The resistive layer of the recording medium of the present invention is a layer wherein a polyvinyl butyral resin is used as a binder and a conductive powder such as carbon black and an inorganic metallic compound type flame retardant are mixed with the binder.
As for the polyvinyl butyral resin, any usually available resins can be used without any limitation. However, those having a medium degree of polymerization or those having a high degree of polymerization are preferred since these are excellent in film forming property and in heat resistance.
One or more other resins such as styrene resins such as polystyrene, acrylic resins such as polymethyl methacrylate, and vinyl chloride resins such as polyvinyl chloride may be used in a small amount together with the polyvinyl butyral resin so long as the objects of the present invention are not spoiled.
As for the conductive powder, the so-called conductive carbon can be preferably used. Examples of the conductive carbon are, for instance, Vulcan XC-72R, Vulcan XC-72, Vulcan P, Black Pearls 2000 (these are available from Cabot Corp.) and Ketjenblack EC (available from AKZO N.V.).
In the present invention, the resistivity of resistive layer can be lowered to a value of about 1 kΩ/cm or less, since the content of a conductive powder such as conductive carbon in the resistive layer can be increased with keeping a good dispersed state of the powder by using the polyvinyl butyral resin as the binder.
The lower limit of the resistivity of the resistive layer is preferably about 0.5 kΩ/cm so as to avoid an excessively large amount of current density.
Accordingly, the resistivity of the resistive layer is preferably in the range of from 0.5 to 2 kΩ/cm, more preferably from 0.5 to 1 kΩ/cm.
In order to obtain the above-mentioned low resistivity, the content of the conductive powder in the resistive layer is preferably in the range of about 30 to 50% by volume.
The ratio of the above-mentioned polyvinyl buryral resin to the conductive powder is preferably in the range of 7:3 to 1:1 by volume. When the content of the conductive powder is more than the above-mentioned range, the resistivity of the resistive layer becomes too low and the adhesiveness of the resistive layer to the base film is reduced. When the content of the conductive powder is less than the above-mentioned range, the resistivity of the resistive layer becomes too high.
As for the above-mentioned inorganic metallic compound type flame retardant, antimony trioxide, magnesium hydroxide, and the like are exemplified. One or more other flame retardants including phosphorus-containing flame retardants and halogen-containing flame retardants, for instance, tetrabromobisphenol A, decabromodiphenyl oxide, halogen-containing organic condensed phosphoric acid esters, bromine-containing epoxy compounds, may be used in a small amount together with the inorganic metallic compound type flame retardant so long as the objects of the present invention are not spoiled.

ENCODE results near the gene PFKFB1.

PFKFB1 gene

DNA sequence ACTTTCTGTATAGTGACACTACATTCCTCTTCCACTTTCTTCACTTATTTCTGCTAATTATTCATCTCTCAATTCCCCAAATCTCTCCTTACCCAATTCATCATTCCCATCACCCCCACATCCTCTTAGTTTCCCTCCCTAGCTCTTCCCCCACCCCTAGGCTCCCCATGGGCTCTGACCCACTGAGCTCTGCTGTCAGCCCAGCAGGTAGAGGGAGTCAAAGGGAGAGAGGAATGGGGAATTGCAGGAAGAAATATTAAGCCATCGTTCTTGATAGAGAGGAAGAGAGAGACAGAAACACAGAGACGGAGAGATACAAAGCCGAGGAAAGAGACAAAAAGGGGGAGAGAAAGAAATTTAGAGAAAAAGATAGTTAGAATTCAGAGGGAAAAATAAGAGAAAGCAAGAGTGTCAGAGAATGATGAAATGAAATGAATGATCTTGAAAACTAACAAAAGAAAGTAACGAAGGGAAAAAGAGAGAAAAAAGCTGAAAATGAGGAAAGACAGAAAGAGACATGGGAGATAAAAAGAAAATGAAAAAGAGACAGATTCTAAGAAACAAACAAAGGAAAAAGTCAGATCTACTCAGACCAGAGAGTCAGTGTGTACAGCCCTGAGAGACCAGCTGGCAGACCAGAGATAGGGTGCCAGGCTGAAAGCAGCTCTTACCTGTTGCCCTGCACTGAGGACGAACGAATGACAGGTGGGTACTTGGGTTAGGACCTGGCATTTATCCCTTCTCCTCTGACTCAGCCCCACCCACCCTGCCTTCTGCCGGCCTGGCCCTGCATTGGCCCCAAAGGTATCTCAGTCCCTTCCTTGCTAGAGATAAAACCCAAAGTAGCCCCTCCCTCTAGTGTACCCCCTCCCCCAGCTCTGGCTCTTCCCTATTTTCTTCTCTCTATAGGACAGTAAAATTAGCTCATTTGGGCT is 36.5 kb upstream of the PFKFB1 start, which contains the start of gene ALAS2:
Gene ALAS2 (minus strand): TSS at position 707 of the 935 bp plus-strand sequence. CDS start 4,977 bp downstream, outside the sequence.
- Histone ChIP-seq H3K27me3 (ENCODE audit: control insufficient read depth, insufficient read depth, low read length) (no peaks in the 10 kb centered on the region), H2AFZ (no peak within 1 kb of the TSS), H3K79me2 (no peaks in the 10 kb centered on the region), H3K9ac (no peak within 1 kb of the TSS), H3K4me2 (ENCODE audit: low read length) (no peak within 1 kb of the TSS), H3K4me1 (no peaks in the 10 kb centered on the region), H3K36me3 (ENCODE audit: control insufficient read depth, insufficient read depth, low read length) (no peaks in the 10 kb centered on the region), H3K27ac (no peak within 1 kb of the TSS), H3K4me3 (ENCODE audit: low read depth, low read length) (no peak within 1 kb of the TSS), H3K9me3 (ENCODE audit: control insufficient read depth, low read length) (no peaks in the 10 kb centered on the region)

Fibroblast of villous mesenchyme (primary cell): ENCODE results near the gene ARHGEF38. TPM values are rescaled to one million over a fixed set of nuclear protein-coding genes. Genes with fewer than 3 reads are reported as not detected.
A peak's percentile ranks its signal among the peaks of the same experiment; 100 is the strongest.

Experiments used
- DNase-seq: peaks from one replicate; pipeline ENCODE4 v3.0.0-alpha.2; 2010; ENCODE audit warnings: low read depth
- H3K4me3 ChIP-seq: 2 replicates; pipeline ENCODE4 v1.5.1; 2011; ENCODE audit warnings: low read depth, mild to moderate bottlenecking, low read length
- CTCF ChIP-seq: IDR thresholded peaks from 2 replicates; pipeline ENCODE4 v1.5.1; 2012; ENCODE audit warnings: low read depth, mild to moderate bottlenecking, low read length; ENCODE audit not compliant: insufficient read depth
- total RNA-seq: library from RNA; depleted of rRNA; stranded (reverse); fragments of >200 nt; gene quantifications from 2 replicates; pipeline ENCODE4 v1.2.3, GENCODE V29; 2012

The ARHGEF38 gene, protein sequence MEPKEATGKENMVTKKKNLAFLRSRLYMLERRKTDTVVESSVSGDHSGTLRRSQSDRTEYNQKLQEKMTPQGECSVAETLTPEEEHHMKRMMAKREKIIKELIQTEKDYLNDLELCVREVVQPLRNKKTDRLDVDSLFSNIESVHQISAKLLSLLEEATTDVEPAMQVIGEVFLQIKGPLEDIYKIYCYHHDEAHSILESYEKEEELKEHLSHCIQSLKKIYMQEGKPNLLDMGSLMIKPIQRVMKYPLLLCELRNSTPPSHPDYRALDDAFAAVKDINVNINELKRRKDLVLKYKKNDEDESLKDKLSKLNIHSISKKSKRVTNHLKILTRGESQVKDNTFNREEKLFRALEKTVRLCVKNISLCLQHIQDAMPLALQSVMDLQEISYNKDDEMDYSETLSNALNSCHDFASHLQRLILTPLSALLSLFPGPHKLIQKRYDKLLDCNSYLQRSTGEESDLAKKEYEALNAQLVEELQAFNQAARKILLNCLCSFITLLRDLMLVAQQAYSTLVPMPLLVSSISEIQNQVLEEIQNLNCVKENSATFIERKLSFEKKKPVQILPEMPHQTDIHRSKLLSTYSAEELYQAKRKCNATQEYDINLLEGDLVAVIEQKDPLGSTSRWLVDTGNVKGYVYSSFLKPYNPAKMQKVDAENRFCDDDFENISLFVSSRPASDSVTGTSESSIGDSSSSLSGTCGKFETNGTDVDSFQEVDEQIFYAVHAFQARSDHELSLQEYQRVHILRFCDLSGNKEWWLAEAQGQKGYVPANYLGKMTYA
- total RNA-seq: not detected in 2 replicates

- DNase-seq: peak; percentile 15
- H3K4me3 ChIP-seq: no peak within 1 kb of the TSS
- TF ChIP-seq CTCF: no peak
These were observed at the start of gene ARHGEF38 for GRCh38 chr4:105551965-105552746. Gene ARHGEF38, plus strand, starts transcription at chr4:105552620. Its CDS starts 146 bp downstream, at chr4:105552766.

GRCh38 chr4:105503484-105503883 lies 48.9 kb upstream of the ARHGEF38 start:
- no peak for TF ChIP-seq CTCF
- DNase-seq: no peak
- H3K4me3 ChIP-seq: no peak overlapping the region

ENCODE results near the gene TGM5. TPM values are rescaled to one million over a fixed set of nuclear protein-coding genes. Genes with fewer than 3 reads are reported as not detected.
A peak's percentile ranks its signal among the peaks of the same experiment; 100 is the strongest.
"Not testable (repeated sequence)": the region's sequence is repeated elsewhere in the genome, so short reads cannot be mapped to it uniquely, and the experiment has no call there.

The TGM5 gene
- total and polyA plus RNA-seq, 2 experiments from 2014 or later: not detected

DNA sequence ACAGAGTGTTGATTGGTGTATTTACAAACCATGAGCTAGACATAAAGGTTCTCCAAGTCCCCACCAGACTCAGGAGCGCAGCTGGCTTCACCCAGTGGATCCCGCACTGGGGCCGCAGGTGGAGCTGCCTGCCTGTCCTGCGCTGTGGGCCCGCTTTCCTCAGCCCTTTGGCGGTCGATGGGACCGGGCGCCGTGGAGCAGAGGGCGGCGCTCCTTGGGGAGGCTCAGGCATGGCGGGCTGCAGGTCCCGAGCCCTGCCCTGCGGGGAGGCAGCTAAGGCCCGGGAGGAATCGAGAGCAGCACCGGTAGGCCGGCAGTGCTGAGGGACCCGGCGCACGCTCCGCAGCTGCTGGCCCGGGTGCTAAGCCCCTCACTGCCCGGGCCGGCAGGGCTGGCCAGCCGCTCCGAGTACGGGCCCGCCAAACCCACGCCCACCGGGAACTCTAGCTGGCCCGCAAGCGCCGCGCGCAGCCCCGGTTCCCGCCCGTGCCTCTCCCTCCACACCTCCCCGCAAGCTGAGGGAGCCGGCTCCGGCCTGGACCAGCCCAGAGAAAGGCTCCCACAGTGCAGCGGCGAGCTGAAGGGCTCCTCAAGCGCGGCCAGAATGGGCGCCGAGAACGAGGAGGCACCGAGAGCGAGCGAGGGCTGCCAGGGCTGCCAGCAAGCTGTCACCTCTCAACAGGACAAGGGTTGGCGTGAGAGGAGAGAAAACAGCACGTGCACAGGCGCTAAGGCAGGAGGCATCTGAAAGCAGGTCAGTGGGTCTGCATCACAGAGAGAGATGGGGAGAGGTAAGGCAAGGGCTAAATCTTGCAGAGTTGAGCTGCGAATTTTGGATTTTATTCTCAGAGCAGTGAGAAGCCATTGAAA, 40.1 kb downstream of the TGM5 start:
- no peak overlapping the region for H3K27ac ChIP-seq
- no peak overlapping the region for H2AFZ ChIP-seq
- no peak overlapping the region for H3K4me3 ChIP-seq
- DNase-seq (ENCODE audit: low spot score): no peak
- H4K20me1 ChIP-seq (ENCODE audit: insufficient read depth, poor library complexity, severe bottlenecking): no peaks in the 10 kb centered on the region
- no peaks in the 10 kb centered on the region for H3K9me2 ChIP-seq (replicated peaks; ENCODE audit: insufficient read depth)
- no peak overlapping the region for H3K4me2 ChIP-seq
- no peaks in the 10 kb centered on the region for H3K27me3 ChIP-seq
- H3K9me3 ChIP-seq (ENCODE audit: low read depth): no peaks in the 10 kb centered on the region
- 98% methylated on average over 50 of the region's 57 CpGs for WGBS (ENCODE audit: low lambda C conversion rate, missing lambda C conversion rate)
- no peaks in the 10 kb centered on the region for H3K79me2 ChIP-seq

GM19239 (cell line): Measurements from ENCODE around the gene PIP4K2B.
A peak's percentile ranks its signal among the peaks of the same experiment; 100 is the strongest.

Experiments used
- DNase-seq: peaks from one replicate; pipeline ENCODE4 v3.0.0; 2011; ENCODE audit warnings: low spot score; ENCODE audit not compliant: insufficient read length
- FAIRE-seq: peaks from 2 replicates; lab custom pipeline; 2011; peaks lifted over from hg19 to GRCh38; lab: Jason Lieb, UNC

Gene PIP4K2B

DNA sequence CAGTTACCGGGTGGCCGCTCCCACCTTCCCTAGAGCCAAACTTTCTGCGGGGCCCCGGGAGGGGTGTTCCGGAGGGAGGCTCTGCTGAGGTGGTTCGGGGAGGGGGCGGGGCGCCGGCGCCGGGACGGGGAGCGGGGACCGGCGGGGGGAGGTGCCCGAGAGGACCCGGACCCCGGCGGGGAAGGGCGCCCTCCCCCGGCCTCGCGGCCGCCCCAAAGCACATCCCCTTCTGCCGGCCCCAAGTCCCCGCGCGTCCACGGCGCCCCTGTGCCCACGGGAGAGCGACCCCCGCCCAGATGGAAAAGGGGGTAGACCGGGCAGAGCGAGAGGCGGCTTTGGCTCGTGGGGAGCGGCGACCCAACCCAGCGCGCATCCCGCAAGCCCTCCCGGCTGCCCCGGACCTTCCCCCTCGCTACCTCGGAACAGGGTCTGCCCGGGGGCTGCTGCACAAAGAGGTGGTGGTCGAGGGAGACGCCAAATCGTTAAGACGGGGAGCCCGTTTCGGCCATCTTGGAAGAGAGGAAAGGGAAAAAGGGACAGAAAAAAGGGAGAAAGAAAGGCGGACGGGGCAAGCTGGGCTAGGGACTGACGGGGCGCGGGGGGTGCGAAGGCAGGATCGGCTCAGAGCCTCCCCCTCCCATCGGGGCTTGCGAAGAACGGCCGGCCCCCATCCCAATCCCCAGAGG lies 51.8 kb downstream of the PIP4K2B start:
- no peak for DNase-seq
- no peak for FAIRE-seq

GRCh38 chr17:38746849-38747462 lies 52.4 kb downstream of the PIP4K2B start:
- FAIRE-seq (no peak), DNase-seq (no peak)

The content of the flame retardant in the resistive layer is preferably in the range of about 10 to 30% by weight. When the content of the flame retardant is less than the above-mentioned range, the flame resistance is insufficient. When the content of the flame retardant is more than the above-mentioned range, properties of the resistive layer such as film property become poor.
In order to improve properties of the resistive layer such as heat resistivity, a cross-linking agent may be added to the polyvinyl butyral resin to cross-link it. Any cross-linking agent can be used without any limitation so long as the cross-linking agent can react with the hydroxyl group contained in the polyvinyl butyral resin. For instance, polyisocyanates can be used. Examples of the polyisocyanate are, for instance, tolylene diisocyanate and a reaction product of 3 moles of tolylene diisocyanate with 1 mole of trimethylolpropane.
The thickness of the resistive layer is preferably from about 1 to 5 μm in order to generate a desired amount of heat and to inhibit the thermal diffusion in the plane direction of the recording medium.
As for the base film, plastic films used for usual recording media for heat transfer printing can be used without any limitation. Examples of the plastic film are, for instance, polyester film, polypropylene the film, polycarbonate film, and the like. The thickness of the film is suitably in the range of 3 to 12 μm. Especially, a polyester film is most preferred from the viewpoint of its heat resistance, strength, etc.
In order to improve adhesiveness between the above-mentioned resistive layer and the base film, an under coating layer is provided between them as the above-mentioned adhesiveness improving layer. As for a main component of such an under coating layer, resins such as polyester resins (including unmodified polyester resins and modified polyester resins such as urethane-modified polyester resin), and polyurethane resins (including unmodified polyurethane resins and modified urethane resins such as silicone-modified urethane resin), coupling agents such as alkoxysilane, and the like can be used. Concrete examples thereof are, for instance, Vylon 50AS (polyester resin available from TOYOBO CO., LTD.), Vylon 29SS (polyester resin available from TOYOBO CO., LTD.), Espel 1520 (polyester resin available from Hitachi Chemical Co., Ltd.), PE-307 (polyester resin available from The Goodyear Tire & Rubber Co.), Sunpren TCM350 (polyurethane resin available from SANYO CHEMICAL INDUSTRIES, LTD.), SP-2200 (silicone-urethane resin), Si-coat 900A (alkoxysilane), PE-5833 (polyester resin), Pesresin S-230G (polyester resin available from Takamatsu Yushi Kabushiki Kaisha), and the like. When the base film is a polyester film, the abovementioned under coating agents exhibit especially excellent effects for improving the adhesiveness.